Online shoppers in Beijing, Guangzhou, Shenzhen can now have over-the-counter drugs delivered in half an hour, day or night, thanks to a partnership between Alibaba Group’s healthcare arm, Alibaba Health, and on-demand delivery unit, Ele.me.
By searching for keywords such as “drugstore delivery” or “cough medicine” on Mobile Taobao, users can find the shop locations closest to them and browse offerings from over-the-counter medicines, first-aid kits and contraceptives.
“This is just the beginning of our New Retail efforts in healthcare,” said Gary Wang, the head of Alibaba Health’s e-commerce division.
“Going forward, apart from drugstore delivery and another new feature that allows users to consult licensed pharmacists online, we’d like to enable our partners with even more new services and technologies to enhance business efficiencies and create value for users,” Wang said.
In August, the healthcare unit first launched its pharmacy delivery service in the eastern coastal city Hangzhou, which guarantee daytime deliveries (from 9 a.m. to 10 p.m.) within 30-minutes and late-night orders (from 10 p.m. to 9 a.m. the next day) in less than an hour.
One-hour delivery is also available in 20 other cities, including Shanghai, Chengdu, Nanjing, Wuhan and Suzhou, but only during business hours. Users can see the estimated time of delivery on Mobile Taobao. If products arrive late, they receive a RMB 6 ($0.87) allowance as compensation.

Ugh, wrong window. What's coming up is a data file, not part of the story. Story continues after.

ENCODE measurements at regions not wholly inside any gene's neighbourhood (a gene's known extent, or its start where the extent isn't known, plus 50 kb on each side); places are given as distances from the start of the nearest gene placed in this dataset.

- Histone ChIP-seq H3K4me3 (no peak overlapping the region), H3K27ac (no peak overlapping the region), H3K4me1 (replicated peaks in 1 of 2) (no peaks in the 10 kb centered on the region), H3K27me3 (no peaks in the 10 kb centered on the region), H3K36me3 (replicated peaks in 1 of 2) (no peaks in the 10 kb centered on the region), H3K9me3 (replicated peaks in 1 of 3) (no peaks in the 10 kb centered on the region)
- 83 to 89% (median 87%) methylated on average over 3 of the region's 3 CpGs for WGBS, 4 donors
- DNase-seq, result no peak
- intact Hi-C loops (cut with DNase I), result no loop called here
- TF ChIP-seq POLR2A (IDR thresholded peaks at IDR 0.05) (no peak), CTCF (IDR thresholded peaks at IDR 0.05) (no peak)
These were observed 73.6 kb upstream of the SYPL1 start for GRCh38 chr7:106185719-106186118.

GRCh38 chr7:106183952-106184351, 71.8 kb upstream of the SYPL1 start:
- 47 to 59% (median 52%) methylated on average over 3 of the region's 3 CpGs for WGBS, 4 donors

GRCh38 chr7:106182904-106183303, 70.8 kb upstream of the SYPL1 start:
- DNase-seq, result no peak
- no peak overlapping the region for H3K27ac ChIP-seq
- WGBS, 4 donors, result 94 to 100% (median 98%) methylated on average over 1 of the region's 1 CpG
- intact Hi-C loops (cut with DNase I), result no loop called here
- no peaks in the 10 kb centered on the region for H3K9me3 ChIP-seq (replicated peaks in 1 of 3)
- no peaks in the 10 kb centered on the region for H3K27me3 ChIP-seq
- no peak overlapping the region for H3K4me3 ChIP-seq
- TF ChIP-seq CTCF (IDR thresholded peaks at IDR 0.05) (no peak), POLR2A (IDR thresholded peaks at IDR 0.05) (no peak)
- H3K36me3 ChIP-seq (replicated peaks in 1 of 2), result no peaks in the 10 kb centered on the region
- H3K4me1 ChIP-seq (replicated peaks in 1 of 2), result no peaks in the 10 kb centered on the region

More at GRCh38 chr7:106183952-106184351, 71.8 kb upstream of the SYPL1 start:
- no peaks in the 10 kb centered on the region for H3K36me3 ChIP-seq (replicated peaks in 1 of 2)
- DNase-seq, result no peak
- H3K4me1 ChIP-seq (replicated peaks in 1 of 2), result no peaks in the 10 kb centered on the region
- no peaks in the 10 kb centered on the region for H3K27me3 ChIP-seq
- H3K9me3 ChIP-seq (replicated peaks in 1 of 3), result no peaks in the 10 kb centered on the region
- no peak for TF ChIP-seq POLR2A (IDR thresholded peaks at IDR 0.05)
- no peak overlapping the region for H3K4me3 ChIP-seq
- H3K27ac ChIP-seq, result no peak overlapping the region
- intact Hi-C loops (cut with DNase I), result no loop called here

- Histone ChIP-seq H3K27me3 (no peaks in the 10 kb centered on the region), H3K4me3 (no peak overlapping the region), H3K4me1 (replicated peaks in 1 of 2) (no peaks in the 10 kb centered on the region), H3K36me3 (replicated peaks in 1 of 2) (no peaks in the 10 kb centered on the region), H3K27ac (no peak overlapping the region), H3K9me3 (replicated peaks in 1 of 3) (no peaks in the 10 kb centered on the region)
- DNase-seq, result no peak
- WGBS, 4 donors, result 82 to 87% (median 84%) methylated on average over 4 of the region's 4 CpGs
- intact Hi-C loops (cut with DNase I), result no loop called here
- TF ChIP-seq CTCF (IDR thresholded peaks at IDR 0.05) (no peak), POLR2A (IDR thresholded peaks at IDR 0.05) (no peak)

China’s online-to-offline local services market is booming. According to an August report by consulting firm iResearch, the gross merchandise volume of the market reached RMB 1.1 trillion last year, up 49.6% from the previous year. Local services range from grocery-shopping and food-delivery to booking spa treatments and housekeeping.
Gaining full control of Ele.me in April this year marked a stronger push into on-demand local services for Alibaba. The move adds greater momentum to the e-commerce giant’s New Retail strategy, which centers on blending online and offline shopping experiences for consumers.
In August, Starbucks announced Ele.me would be its exclusive delivery partner for the market, leveraging the platform’s 3 million registered riders to deliver its coffees, teas and food to Chinese consumers. By the end of the year, the Seattle-based coffee chain aims to expand to 2,000 stores in 30 cities. Meanwhile, the multinational pharmacy chain Watsons is rapidly expanding its presence on Ele.me to provide one-hour “ship-from-store” deliveries to customers, bringing an average of 800 new stores onto the delivery app per month.
This year will be the first time Ele.me joins Alibaba’s 11.11 Global Shopping Festival, and the company will feature special deals with major food chains such as Starbucks, McDonalds, KFC and popular hot-pot restaurant Haidilao. The app will also provide opportunities to collect “energy points,” scores that translate to cash allowances to shop on Tmall. Points are earned by playing interactive games and making purchases across the ecosystem, from buying a movie ticket on the ticketing app Taopiaopiao and hailing a cab through AutoNavi to purchasing hotel deals on Fliggy, Alibaba’s online travel platform.
“We can already see that a vast, multidimensional, local instant-delivery network formed through a food-delivery service will be an essential piece of the commerce infrastructure,” Alibaba CEO Daniel Zhang said in a letter to employees after the buyout.